The legal entity identifier (LEI)
The LEI is a 20-digit, alpha-numeric code based on the ISO 17442 standard developed by the International Organization for Standardization. It connects to key reference information that enables clear and unique identification of legal entities participating in global financial markets and/or in financial transactions.
The Financial Stability Board and the Group of Twenty drive the LEI initiative
The global LEI initiative is driven by the Financial Stability Board (FSB) and the finance ministers and governors of central banks represented in the Group of Twenty (G20).
The G20 is an informal forum for international cooperation, and consists of 19 major economies plus the European Union (EU)1.
Created in 2009, the FSB is an international body that monitors and makes recommendations about the global financial system. It does so by coordinating national financial authorities and international standard-setting bodies as they work towards developing strong regulatory, supervisory and other financial sector policies. It fosters a level playing field by encouraging coherent implementation of these policies across sectors and jurisdictions. The FSB, working through its members, seeks to strengthen financial systems and increase the stability of international financial markets. The policies developed in the pursuit of this agenda are implemented by jurisdictions and national authorities. The FSB Charter was endorsed by the heads of state and government of the G202.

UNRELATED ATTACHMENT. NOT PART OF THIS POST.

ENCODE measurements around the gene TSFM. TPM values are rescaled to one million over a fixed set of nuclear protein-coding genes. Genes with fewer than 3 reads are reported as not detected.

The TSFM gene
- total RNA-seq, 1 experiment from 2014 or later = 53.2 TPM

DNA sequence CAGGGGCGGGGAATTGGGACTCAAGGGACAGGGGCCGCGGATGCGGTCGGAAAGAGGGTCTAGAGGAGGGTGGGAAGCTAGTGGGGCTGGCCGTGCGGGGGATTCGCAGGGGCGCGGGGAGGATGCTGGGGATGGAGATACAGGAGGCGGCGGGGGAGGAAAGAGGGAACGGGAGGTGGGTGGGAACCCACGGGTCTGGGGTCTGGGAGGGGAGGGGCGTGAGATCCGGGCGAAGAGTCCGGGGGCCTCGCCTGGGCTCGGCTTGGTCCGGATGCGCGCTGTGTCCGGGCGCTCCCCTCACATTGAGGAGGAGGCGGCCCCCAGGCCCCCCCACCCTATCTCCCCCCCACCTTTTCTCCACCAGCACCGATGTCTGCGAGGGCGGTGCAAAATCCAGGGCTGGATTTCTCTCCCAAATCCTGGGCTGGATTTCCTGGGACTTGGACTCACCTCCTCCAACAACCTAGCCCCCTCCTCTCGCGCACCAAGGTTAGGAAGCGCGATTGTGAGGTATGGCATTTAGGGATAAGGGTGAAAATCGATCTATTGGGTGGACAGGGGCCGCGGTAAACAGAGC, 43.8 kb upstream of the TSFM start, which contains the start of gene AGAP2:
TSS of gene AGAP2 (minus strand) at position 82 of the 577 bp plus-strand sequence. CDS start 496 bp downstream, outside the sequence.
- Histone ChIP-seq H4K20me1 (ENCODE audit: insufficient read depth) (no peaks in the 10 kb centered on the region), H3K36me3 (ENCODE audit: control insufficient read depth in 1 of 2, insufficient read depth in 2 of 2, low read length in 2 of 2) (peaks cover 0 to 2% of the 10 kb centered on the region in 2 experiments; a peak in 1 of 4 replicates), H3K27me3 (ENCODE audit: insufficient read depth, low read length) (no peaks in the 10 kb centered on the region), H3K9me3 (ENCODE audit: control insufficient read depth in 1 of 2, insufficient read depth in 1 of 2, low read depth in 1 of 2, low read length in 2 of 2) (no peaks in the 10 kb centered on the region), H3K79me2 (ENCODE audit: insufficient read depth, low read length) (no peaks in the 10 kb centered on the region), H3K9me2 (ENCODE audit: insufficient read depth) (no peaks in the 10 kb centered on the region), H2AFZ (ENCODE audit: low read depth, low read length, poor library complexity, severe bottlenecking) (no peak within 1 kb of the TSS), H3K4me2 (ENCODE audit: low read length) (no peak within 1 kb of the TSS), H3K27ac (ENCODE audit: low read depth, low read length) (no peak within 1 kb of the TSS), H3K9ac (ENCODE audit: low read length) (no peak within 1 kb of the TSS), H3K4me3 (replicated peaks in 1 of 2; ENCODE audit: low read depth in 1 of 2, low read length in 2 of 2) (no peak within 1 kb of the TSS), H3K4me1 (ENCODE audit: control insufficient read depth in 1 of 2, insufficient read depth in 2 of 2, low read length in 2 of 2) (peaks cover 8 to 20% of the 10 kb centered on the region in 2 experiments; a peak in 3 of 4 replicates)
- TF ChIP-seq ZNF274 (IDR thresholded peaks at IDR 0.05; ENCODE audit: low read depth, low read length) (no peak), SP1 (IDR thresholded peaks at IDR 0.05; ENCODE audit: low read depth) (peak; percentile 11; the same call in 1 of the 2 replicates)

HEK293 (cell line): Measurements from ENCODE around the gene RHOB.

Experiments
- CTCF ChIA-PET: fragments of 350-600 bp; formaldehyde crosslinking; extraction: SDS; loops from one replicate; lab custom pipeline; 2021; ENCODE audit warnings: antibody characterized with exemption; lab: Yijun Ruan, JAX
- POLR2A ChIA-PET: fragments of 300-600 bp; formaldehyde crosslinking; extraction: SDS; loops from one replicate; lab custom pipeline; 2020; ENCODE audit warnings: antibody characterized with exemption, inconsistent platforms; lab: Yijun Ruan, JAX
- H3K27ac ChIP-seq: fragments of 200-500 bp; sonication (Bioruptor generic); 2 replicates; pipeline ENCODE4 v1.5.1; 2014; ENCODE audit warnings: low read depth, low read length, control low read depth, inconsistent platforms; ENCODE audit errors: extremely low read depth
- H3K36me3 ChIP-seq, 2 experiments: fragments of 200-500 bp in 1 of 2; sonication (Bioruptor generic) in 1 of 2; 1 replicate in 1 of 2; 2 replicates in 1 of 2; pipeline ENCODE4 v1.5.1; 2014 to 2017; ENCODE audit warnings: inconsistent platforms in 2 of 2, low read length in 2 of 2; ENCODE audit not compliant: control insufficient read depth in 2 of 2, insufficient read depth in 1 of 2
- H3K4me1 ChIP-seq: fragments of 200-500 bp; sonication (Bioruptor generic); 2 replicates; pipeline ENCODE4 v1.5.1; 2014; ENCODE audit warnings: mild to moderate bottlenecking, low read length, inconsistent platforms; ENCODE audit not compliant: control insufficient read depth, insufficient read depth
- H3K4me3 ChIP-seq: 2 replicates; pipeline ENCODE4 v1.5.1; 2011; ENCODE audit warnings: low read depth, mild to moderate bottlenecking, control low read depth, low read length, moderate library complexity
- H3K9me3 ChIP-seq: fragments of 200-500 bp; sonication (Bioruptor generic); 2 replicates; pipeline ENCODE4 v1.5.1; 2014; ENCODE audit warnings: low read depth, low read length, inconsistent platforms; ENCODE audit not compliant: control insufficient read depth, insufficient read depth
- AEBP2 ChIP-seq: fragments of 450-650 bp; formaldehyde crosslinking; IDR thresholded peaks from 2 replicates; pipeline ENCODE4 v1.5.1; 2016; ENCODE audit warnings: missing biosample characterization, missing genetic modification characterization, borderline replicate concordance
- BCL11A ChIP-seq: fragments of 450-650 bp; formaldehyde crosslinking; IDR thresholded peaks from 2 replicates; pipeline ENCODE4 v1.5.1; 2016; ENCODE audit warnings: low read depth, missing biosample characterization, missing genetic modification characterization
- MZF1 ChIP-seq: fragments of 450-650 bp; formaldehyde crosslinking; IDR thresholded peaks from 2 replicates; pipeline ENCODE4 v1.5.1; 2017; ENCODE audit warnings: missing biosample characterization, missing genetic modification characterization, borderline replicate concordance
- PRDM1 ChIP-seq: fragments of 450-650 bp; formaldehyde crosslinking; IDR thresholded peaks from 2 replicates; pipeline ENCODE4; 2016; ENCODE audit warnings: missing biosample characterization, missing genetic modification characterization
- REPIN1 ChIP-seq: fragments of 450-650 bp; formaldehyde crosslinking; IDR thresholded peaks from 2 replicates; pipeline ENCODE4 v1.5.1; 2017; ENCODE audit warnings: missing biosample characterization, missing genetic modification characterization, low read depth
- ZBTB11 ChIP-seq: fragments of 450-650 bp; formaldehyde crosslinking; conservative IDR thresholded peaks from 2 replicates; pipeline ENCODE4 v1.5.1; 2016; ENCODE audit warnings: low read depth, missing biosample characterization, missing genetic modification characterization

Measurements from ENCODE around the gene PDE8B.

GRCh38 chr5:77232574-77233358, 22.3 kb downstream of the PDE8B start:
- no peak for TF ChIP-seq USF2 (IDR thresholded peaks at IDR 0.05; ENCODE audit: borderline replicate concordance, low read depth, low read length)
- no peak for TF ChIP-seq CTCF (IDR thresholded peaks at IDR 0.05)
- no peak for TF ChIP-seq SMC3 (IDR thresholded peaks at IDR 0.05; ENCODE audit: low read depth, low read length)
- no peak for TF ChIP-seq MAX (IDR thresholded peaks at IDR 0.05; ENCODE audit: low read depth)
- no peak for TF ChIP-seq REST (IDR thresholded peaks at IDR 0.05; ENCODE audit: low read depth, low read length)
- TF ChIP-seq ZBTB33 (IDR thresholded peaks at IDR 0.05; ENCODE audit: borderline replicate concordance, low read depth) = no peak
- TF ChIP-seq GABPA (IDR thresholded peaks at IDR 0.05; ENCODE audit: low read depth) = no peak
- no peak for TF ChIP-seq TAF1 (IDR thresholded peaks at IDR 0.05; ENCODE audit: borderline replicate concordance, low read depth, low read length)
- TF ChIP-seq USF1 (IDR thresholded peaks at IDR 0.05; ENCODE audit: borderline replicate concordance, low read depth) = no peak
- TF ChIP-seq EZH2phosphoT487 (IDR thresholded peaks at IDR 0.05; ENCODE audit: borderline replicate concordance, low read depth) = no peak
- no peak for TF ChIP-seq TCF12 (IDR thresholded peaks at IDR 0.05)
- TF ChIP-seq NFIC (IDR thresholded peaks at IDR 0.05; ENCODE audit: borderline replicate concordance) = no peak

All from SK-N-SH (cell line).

In the wake of the 2008 financial crisis, regulators worldwide acknowledged their inability to identify parties to transactions across markets, products, and regions. The FSB, together with the finance ministers and central bank governors represented in the G20, therefore, advocated developing a universal LEI applicable to any legal entity that engages in financial transactions. Implementation of the LEI will increase the authorities’ ability to evaluate systemic and emerging risk, identify trends and take corrective steps.